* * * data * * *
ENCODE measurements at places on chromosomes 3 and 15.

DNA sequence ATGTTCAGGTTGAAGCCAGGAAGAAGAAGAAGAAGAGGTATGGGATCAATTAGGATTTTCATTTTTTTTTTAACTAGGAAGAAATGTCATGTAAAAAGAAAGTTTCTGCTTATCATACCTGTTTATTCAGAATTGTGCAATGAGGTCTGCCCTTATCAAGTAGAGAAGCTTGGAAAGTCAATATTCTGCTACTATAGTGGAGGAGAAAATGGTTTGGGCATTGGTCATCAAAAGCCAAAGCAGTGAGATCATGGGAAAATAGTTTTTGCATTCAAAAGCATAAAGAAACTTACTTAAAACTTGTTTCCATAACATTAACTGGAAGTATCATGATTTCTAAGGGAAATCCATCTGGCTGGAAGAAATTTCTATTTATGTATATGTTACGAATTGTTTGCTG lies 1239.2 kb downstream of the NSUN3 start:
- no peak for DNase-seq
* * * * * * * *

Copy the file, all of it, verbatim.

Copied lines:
ENCODE measurements at places on chromosomes 3 and 15.

DNA sequence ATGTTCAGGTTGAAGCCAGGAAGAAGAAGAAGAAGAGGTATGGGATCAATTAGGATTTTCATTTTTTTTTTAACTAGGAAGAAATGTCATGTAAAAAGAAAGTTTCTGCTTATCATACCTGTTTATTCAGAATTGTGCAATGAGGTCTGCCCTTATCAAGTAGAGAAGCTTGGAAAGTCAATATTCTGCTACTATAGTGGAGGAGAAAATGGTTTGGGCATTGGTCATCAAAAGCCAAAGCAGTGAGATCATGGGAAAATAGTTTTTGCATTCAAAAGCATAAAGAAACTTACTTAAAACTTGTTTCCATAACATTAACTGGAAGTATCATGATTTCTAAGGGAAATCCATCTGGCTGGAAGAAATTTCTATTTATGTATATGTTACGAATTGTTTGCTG lies 1239.2 kb downstream of the NSUN3 start:
- no peak for DNase-seq